As a philosophical principle, I systematically eschew easy dichotomies. Either/Or worldviews befit children, not high-functioning adults like us! Nevertheless, when it comes to burritos, I live by one hard and steadfast rule: If it’s neither scrappy nor shi-shi, then it’s invariably mediocre. And mediocrity, in all things, is a bummer–am I right?
This lofty introduction brings me to Glen Park District’s La Coroneta, a cash-only taqueria frequented by a distinctively Northern-California, post-hipster stroller-set. You know the type. They tote their toddlers to Montessori school in their Toyota hybrids, while wearing North Face fleece and interesting/cool eyeglasses.
Any mega-vegan burrito with extra guacamole is a health blast with a perfectly-proportionate combination of complex carbohydrates, protein, good-fat, and the vitamin-and-mineral fiesta of sauteed vegetables. Not to mention that it usually costs less than $6, supports the local Mexican-American-eatery economy, and tastes damn good. If you have never had a San Francisco burrito, fly the heck out here and do it. It’s crazy worth the airfare.
But you must be tactical! Head straight to the Mission District. You’re on the prowl. The scrappiest joint in the city is surely El Farolito….which, according to local lore, happens to be the birthplace of the burrito, concocted in the late 60s as a portable lunch providing sustained energy for long days doing physically-intensive work. The folks at Farolito sling it like they mean it, and how.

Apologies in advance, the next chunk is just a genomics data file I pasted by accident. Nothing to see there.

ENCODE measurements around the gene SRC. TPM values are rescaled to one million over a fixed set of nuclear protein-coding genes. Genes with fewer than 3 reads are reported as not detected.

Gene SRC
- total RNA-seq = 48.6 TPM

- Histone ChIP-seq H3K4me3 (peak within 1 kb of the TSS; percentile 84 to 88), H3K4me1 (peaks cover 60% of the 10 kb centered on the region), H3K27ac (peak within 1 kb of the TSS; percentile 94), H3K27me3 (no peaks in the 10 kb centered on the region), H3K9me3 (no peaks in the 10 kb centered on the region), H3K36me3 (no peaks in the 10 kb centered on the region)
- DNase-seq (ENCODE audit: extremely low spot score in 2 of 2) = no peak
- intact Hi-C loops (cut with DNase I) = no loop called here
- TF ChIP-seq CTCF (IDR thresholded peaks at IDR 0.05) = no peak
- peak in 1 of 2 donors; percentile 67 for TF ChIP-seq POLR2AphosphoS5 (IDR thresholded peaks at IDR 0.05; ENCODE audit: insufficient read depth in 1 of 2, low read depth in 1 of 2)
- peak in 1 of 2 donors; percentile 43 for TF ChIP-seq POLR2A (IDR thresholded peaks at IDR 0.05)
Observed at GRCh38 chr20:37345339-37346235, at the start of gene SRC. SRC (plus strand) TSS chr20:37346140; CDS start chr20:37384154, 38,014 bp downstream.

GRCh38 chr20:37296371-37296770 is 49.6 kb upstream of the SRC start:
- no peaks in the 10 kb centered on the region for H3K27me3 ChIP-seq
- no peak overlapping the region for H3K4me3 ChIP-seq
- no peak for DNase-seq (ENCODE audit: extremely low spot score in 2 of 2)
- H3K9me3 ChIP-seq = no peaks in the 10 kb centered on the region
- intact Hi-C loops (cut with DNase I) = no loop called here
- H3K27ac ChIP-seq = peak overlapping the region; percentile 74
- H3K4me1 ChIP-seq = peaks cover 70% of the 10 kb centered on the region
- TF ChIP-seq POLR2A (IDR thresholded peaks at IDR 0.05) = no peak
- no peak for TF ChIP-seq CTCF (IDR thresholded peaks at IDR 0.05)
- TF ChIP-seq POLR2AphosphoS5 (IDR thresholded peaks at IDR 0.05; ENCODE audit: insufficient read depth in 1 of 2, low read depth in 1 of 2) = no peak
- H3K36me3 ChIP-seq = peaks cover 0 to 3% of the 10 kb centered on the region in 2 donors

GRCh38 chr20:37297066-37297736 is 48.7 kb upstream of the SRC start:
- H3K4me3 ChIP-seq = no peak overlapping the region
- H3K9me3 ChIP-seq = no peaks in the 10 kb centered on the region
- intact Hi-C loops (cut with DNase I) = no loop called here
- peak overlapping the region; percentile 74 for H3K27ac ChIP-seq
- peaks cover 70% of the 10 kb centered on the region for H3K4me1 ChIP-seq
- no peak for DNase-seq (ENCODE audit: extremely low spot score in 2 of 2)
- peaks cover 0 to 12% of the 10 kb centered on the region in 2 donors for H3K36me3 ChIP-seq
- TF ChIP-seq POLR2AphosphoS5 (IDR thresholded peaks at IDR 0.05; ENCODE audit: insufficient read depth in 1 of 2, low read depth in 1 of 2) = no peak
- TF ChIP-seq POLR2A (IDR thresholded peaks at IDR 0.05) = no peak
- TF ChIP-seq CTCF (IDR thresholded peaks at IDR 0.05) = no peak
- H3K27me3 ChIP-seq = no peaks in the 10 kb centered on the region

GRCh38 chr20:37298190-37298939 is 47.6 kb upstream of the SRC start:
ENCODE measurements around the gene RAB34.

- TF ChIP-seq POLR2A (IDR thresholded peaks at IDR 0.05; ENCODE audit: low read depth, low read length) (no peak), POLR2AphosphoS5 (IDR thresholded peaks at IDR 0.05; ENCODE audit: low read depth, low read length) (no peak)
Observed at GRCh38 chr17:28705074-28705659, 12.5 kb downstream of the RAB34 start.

In sharp relief, you have Papalote….literally one block away, on the gentrified side of the Mission. With jaw-watering offerings, such as vegan soyrizo, marinated achiote tofu, and traditional vegan tofu mole, Papalote defines the Mission District upscale burrito.
Which leads us back to La Coroneta, which falls midway on the Scrappy/Shi-Shi Burrito Continuum. Their only vegetarian offering is a grilled vegetable mix of cheap broccoli, cauliflower, carrots, and zucchini. They grill it inoffensively bland. Tennis-ball-tasting tomatoes comprise their salsa. And their homemade tortilla chips taste almost bitter—-not to mention gooey-oily and not-salty!
All meanness aside, they offer a cute spinach-tortilla (whatever that means), with to-die-for guacamole (so good!) and flawless pinto beans. Plus, it’s near my house and a delightful fix after a ten-hour workday + three-hour-round-trip commute. And, in exhaustion, there is sublime satisfaction….and, perhaps in this situation, mediocrity actually rules.
Signing off with grand satisfaction….and a little more burrito wisdom. Any other dispensers of bomb-burrito know-how? Do tell! It is our lifeline.